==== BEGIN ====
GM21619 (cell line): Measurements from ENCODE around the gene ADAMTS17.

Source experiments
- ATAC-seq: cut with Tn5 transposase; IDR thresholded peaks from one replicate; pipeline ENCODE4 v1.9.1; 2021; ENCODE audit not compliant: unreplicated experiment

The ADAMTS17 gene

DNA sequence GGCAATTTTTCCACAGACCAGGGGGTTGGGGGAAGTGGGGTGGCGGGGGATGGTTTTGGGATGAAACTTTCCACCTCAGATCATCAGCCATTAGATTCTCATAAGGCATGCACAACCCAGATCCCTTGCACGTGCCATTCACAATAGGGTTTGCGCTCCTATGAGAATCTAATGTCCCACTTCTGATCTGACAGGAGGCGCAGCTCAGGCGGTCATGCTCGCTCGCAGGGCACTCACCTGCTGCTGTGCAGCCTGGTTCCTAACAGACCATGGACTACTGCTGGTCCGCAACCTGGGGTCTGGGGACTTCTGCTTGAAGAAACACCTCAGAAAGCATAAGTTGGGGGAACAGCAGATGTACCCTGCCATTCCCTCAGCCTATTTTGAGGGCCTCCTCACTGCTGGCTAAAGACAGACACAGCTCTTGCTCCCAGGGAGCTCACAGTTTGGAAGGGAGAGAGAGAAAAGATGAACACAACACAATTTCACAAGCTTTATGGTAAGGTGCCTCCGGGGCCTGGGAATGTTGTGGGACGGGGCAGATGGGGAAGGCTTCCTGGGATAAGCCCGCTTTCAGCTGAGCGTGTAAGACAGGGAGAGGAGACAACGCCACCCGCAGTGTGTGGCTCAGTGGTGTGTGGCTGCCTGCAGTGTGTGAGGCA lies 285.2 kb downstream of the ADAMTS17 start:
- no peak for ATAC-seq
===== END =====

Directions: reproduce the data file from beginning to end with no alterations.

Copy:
GM21619 (cell line): Measurements from ENCODE around the gene ADAMTS17.

Source experiments
- ATAC-seq: cut with Tn5 transposase; IDR thresholded peaks from one replicate; pipeline ENCODE4 v1.9.1; 2021; ENCODE audit not compliant: unreplicated experiment

The ADAMTS17 gene

DNA sequence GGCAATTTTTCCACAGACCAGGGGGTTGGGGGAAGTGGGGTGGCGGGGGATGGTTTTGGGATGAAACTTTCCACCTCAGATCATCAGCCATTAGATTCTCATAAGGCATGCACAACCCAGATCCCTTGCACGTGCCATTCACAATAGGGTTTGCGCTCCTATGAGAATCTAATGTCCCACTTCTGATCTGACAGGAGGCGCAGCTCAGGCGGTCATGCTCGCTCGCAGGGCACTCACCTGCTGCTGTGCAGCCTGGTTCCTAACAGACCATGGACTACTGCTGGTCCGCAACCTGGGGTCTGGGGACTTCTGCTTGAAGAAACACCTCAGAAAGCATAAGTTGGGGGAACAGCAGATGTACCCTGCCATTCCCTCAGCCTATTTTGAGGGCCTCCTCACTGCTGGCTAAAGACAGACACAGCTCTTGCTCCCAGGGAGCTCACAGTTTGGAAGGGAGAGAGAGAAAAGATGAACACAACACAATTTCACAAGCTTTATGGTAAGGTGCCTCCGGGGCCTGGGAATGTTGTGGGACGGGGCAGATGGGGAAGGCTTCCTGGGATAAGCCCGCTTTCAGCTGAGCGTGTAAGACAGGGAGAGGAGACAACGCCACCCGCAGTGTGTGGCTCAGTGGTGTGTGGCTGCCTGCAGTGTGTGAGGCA lies 285.2 kb downstream of the ADAMTS17 start:
- no peak for ATAC-seq